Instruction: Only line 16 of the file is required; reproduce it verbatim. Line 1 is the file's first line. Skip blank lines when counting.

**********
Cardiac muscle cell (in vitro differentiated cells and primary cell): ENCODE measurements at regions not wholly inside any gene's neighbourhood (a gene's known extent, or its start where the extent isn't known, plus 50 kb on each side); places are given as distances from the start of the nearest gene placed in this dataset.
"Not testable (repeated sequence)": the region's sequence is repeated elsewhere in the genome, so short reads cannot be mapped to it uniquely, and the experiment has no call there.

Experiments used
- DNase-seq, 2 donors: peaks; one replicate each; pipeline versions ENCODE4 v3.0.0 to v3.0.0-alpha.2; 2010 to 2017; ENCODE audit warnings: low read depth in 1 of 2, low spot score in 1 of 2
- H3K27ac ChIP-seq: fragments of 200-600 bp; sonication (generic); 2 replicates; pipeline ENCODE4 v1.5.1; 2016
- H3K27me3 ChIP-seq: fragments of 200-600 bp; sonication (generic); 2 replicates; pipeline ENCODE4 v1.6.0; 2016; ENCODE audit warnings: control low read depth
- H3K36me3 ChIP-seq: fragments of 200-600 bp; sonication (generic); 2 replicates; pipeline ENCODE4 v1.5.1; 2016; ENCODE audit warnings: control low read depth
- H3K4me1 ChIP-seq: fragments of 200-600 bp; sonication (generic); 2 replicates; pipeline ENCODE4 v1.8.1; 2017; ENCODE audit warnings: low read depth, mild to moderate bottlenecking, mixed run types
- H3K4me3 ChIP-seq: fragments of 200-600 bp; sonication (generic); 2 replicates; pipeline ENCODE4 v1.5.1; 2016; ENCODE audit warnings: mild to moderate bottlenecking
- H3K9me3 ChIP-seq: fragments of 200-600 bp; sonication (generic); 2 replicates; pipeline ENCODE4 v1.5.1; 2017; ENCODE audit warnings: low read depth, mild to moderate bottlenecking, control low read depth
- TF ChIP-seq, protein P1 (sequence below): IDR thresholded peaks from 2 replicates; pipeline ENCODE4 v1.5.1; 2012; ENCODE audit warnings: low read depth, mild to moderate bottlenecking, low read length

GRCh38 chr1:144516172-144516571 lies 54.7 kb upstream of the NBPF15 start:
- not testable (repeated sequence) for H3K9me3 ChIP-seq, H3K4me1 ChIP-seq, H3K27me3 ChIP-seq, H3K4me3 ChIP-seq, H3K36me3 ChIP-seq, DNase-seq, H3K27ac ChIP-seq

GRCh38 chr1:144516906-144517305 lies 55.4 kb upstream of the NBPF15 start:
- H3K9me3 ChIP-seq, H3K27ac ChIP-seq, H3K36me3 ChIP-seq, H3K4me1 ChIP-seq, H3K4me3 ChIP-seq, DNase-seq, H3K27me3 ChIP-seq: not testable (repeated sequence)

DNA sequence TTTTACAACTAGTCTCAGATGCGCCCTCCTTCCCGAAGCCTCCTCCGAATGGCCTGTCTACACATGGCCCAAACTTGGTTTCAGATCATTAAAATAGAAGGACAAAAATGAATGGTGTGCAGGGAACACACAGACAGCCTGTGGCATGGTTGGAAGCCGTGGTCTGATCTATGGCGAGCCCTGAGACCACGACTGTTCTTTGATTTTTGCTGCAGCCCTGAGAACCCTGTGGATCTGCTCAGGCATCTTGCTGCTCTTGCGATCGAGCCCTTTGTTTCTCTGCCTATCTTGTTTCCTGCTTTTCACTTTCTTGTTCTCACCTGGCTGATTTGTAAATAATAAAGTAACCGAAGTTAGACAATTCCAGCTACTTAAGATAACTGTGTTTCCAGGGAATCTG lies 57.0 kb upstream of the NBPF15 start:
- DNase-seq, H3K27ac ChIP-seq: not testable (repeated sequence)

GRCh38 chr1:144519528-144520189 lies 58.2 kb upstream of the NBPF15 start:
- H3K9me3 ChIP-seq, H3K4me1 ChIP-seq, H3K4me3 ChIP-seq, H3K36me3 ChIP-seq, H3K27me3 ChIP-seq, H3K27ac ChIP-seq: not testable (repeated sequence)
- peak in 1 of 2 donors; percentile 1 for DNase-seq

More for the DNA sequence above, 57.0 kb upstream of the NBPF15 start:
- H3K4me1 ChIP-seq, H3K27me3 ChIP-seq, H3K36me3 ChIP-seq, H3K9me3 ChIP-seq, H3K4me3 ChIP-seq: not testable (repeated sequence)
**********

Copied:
DNA sequence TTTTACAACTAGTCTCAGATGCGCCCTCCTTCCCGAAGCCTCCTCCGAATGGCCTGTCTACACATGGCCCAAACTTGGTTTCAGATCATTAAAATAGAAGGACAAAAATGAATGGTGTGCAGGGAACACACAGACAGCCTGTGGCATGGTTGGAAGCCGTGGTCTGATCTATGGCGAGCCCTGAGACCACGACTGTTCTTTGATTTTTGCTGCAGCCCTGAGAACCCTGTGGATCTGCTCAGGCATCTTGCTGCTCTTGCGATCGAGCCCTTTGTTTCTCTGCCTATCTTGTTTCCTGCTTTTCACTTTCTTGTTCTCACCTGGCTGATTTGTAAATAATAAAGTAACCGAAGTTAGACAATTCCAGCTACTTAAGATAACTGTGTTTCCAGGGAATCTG lies 57.0 kb upstream of the NBPF15 start: